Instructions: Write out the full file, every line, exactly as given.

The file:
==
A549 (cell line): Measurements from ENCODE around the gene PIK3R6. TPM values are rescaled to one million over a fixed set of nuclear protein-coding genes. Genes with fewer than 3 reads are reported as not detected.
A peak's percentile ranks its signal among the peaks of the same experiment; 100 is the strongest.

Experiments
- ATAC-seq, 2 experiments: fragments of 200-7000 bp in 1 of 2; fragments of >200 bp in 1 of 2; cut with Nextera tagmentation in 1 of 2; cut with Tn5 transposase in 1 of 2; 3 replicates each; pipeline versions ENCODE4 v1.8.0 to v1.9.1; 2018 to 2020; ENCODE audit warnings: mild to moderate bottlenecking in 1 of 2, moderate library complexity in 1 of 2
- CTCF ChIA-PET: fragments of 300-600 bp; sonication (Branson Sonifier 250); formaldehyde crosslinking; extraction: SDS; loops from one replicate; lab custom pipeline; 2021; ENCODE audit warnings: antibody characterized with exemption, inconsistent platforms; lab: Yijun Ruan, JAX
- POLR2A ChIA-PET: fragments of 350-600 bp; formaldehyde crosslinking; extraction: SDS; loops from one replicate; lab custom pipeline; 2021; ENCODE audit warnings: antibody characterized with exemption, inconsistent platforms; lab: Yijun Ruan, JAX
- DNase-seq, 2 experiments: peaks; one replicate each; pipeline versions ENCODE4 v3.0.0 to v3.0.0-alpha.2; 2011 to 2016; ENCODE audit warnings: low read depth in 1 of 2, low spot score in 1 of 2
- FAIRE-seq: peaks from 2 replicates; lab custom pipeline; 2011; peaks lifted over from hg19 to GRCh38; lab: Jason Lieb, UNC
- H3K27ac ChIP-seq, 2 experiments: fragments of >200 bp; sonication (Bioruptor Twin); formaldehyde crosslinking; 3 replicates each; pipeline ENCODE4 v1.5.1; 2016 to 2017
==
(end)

A549 (cell line): Measurements from ENCODE around the gene PIK3R6. TPM values are rescaled to one million over a fixed set of nuclear protein-coding genes. Genes with fewer than 3 reads are reported as not detected.
A peak's percentile ranks its signal among the peaks of the same experiment; 100 is the strongest.

Experiments
- ATAC-seq, 2 experiments: fragments of 200-7000 bp in 1 of 2; fragments of >200 bp in 1 of 2; cut with Nextera tagmentation in 1 of 2; cut with Tn5 transposase in 1 of 2; 3 replicates each; pipeline versions ENCODE4 v1.8.0 to v1.9.1; 2018 to 2020; ENCODE audit warnings: mild to moderate bottlenecking in 1 of 2, moderate library complexity in 1 of 2
- CTCF ChIA-PET: fragments of 300-600 bp; sonication (Branson Sonifier 250); formaldehyde crosslinking; extraction: SDS; loops from one replicate; lab custom pipeline; 2021; ENCODE audit warnings: antibody characterized with exemption, inconsistent platforms; lab: Yijun Ruan, JAX
- POLR2A ChIA-PET: fragments of 350-600 bp; formaldehyde crosslinking; extraction: SDS; loops from one replicate; lab custom pipeline; 2021; ENCODE audit warnings: antibody characterized with exemption, inconsistent platforms; lab: Yijun Ruan, JAX
- DNase-seq, 2 experiments: peaks; one replicate each; pipeline versions ENCODE4 v3.0.0 to v3.0.0-alpha.2; 2011 to 2016; ENCODE audit warnings: low read depth in 1 of 2, low spot score in 1 of 2
- FAIRE-seq: peaks from 2 replicates; lab custom pipeline; 2011; peaks lifted over from hg19 to GRCh38; lab: Jason Lieb, UNC
- H3K27ac ChIP-seq, 2 experiments: fragments of >200 bp; sonication (Bioruptor Twin); formaldehyde crosslinking; 3 replicates each; pipeline ENCODE4 v1.5.1; 2016 to 2017